As Governments Invest, Motives Blur
For weeks now, Britain's Barclays Bank and three European banks have been locked in hand-to-hand financial combat to see which will prevail in bidding for the Dutch bank ABN Amro, the biggest bank takeover ever.
On Sunday night, Barclays got a big boost from a couple of new, deep-pocketed investors, which agreed to put up as much as $18.5 billion to help it finance the proposed $93 billion deal.
And who were these investors with the deep pockets? None other than the governments of China and Singapore.
Welcome to the new world of global finance, in which capital not only moves freely around the world, but the old distinction between what is public and what is private is also quickly blurring.
We're well beyond the days when people worried about the influence of public pension funds over private companies. Today, trillions of dollars in investment capital are under the direct control of central banks, state-owned corporations, state-designated monopolies and royal families. And more and more countries are following the lead of Singapore, Norway and Kuwait in setting up "stabilization funds" and "sovereign wealth funds" that are capitalized with state assets, run by government-friendly officials and charged not only with earning a competitive return on investment, but also with leveraging newfound financial wealth to long-term economic advantage.
The size of these state holdings now dwarfs almost anything in the private sector.
The Abu Dhabi Investment Authority, for example, controls assets worth more than all the companies listed on the stock markets of Austria, Belgium, Denmark, Finland, Greece and Ireland combined, according to a calculation by Morgan Stanley.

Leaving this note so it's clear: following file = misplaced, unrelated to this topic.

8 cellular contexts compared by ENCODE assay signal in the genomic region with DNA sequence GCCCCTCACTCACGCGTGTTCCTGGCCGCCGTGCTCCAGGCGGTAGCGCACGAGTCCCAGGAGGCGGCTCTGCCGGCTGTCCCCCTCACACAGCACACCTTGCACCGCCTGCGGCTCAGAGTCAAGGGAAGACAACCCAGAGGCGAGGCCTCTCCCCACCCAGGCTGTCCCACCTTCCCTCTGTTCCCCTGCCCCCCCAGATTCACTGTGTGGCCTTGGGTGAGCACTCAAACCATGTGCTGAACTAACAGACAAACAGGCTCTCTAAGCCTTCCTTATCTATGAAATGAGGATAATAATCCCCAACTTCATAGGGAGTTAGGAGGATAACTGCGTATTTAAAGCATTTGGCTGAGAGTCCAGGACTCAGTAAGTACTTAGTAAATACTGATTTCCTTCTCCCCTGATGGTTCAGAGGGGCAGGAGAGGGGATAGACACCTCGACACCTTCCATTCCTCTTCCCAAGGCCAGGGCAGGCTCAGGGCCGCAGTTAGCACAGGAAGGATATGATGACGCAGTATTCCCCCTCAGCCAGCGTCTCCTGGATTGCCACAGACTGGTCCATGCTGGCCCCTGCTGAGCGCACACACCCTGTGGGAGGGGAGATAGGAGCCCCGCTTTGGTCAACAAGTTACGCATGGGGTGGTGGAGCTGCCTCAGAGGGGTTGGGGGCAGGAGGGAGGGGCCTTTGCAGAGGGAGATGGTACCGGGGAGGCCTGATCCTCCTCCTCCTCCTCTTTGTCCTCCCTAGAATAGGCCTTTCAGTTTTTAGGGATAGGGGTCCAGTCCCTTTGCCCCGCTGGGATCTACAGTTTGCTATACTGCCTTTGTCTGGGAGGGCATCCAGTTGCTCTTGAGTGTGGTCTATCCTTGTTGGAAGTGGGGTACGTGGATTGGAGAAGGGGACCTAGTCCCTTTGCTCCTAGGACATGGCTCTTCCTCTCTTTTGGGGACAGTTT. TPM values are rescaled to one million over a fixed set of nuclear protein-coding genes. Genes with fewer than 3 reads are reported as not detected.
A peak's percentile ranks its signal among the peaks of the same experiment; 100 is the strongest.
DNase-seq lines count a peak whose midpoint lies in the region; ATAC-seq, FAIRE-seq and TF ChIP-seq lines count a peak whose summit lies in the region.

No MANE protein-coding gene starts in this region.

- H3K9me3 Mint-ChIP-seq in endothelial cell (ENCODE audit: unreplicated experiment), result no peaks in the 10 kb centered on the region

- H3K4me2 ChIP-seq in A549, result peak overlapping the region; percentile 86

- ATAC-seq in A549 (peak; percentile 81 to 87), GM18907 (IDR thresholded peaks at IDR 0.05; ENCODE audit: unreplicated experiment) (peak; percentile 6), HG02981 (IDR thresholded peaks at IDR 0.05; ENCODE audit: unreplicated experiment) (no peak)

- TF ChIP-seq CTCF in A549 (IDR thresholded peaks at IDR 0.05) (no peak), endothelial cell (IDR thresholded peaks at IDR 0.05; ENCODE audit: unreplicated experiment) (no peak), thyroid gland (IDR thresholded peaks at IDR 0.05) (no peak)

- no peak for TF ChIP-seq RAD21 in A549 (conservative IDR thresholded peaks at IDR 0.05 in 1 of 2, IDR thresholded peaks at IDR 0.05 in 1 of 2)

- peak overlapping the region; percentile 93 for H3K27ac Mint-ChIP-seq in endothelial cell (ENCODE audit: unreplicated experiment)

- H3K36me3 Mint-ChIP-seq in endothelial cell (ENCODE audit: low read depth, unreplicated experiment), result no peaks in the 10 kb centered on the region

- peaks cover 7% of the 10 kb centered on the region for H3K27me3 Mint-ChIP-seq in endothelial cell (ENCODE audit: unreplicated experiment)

At $430 billion, Singapore's two investment funds have twice the market value of Bank of America.
And if you were to combine the roughly $2 trillion in assets of all the sovereign wealth funds, they would easily exceed the assets of the global hedge fund industry.
As Clay Lowery, an acting undersecretary of the Treasury, noted in a speech last month, these pools of government-controlled funds are now so big that their annual growth alone would have allowed them to buy up every one of the $461 billion worth of bonds issued last year by the governments of Europe and the United States -- and still have $720 billion left to invest in other assets.
This week's Barclays deal is only the latest example of how government-controlled funds are making their way into the private-sector economy.
Recently, the investment arm of the Dubai government and Russia's largest government-owned bank each bought a stake (3 percent and 5 percent, respectively) in the parent of Airbus.